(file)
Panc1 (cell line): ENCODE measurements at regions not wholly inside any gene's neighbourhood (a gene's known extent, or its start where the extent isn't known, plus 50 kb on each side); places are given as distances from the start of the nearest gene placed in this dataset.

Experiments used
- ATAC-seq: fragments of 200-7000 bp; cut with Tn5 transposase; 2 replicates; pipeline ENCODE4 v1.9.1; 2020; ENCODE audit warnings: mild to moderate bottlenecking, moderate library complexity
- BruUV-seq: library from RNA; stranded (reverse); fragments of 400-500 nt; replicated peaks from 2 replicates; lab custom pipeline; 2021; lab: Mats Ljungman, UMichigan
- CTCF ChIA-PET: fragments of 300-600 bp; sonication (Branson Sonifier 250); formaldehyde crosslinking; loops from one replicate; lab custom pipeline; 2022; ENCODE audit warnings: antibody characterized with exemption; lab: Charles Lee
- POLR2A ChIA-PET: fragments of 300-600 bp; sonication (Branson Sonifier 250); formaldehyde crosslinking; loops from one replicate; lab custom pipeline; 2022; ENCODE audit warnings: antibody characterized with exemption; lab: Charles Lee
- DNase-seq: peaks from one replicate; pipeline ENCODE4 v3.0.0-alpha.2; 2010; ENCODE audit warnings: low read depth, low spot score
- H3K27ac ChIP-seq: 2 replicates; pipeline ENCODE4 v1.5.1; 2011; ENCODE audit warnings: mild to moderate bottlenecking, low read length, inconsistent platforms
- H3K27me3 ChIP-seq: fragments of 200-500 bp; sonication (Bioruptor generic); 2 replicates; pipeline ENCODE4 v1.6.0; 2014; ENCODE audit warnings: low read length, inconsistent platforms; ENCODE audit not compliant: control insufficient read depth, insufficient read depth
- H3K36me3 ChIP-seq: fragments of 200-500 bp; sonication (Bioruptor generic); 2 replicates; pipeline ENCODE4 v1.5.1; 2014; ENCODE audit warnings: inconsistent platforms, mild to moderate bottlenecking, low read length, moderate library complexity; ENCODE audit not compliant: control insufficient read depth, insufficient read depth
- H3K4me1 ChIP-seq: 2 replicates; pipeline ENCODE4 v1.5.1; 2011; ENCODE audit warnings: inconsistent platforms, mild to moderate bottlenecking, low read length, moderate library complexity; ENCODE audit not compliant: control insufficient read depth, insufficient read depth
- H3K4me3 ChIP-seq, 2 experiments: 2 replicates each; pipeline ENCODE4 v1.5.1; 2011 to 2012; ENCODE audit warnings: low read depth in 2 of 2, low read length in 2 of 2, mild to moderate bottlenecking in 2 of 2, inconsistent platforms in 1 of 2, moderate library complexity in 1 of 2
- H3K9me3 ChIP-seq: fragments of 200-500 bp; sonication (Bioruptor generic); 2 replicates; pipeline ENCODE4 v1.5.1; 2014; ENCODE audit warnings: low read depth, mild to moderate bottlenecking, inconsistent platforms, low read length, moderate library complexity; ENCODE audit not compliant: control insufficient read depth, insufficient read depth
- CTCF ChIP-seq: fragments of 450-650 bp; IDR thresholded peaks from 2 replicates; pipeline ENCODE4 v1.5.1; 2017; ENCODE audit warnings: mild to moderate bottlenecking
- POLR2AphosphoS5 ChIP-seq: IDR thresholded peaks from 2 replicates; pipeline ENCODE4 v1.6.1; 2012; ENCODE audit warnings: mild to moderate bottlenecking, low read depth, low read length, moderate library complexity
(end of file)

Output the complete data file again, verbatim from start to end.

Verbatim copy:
Panc1 (cell line): ENCODE measurements at regions not wholly inside any gene's neighbourhood (a gene's known extent, or its start where the extent isn't known, plus 50 kb on each side); places are given as distances from the start of the nearest gene placed in this dataset.

Experiments used
- ATAC-seq: fragments of 200-7000 bp; cut with Tn5 transposase; 2 replicates; pipeline ENCODE4 v1.9.1; 2020; ENCODE audit warnings: mild to moderate bottlenecking, moderate library complexity
- BruUV-seq: library from RNA; stranded (reverse); fragments of 400-500 nt; replicated peaks from 2 replicates; lab custom pipeline; 2021; lab: Mats Ljungman, UMichigan
- CTCF ChIA-PET: fragments of 300-600 bp; sonication (Branson Sonifier 250); formaldehyde crosslinking; loops from one replicate; lab custom pipeline; 2022; ENCODE audit warnings: antibody characterized with exemption; lab: Charles Lee
- POLR2A ChIA-PET: fragments of 300-600 bp; sonication (Branson Sonifier 250); formaldehyde crosslinking; loops from one replicate; lab custom pipeline; 2022; ENCODE audit warnings: antibody characterized with exemption; lab: Charles Lee
- DNase-seq: peaks from one replicate; pipeline ENCODE4 v3.0.0-alpha.2; 2010; ENCODE audit warnings: low read depth, low spot score
- H3K27ac ChIP-seq: 2 replicates; pipeline ENCODE4 v1.5.1; 2011; ENCODE audit warnings: mild to moderate bottlenecking, low read length, inconsistent platforms
- H3K27me3 ChIP-seq: fragments of 200-500 bp; sonication (Bioruptor generic); 2 replicates; pipeline ENCODE4 v1.6.0; 2014; ENCODE audit warnings: low read length, inconsistent platforms; ENCODE audit not compliant: control insufficient read depth, insufficient read depth
- H3K36me3 ChIP-seq: fragments of 200-500 bp; sonication (Bioruptor generic); 2 replicates; pipeline ENCODE4 v1.5.1; 2014; ENCODE audit warnings: inconsistent platforms, mild to moderate bottlenecking, low read length, moderate library complexity; ENCODE audit not compliant: control insufficient read depth, insufficient read depth
- H3K4me1 ChIP-seq: 2 replicates; pipeline ENCODE4 v1.5.1; 2011; ENCODE audit warnings: inconsistent platforms, mild to moderate bottlenecking, low read length, moderate library complexity; ENCODE audit not compliant: control insufficient read depth, insufficient read depth
- H3K4me3 ChIP-seq, 2 experiments: 2 replicates each; pipeline ENCODE4 v1.5.1; 2011 to 2012; ENCODE audit warnings: low read depth in 2 of 2, low read length in 2 of 2, mild to moderate bottlenecking in 2 of 2, inconsistent platforms in 1 of 2, moderate library complexity in 1 of 2
- H3K9me3 ChIP-seq: fragments of 200-500 bp; sonication (Bioruptor generic); 2 replicates; pipeline ENCODE4 v1.5.1; 2014; ENCODE audit warnings: low read depth, mild to moderate bottlenecking, inconsistent platforms, low read length, moderate library complexity; ENCODE audit not compliant: control insufficient read depth, insufficient read depth
- CTCF ChIP-seq: fragments of 450-650 bp; IDR thresholded peaks from 2 replicates; pipeline ENCODE4 v1.5.1; 2017; ENCODE audit warnings: mild to moderate bottlenecking
- POLR2AphosphoS5 ChIP-seq: IDR thresholded peaks from 2 replicates; pipeline ENCODE4 v1.6.1; 2012; ENCODE audit warnings: mild to moderate bottlenecking, low read depth, low read length, moderate library complexity